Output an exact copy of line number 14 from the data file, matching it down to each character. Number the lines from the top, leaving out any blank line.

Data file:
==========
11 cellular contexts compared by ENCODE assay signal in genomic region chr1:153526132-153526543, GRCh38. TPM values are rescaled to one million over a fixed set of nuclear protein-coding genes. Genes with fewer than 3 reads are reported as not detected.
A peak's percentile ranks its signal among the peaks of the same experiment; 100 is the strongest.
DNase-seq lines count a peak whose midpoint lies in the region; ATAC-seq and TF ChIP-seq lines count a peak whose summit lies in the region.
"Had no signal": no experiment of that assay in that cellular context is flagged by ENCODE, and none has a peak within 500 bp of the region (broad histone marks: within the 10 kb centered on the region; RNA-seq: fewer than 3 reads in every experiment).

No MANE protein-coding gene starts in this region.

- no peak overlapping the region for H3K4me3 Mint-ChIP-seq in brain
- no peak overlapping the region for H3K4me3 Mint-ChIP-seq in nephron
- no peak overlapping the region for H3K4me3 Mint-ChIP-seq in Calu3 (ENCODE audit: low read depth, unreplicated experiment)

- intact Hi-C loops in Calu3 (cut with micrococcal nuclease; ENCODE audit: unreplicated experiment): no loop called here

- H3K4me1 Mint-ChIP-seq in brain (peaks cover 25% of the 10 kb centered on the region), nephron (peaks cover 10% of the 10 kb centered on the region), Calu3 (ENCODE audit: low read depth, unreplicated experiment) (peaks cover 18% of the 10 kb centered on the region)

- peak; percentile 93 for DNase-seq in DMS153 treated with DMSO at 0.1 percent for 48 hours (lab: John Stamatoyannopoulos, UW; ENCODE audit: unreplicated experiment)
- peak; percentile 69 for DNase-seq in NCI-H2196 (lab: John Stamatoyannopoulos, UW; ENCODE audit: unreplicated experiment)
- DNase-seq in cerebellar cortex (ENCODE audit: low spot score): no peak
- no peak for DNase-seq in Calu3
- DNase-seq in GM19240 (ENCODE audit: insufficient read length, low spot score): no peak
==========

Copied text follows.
- no peak for DNase-seq in Calu3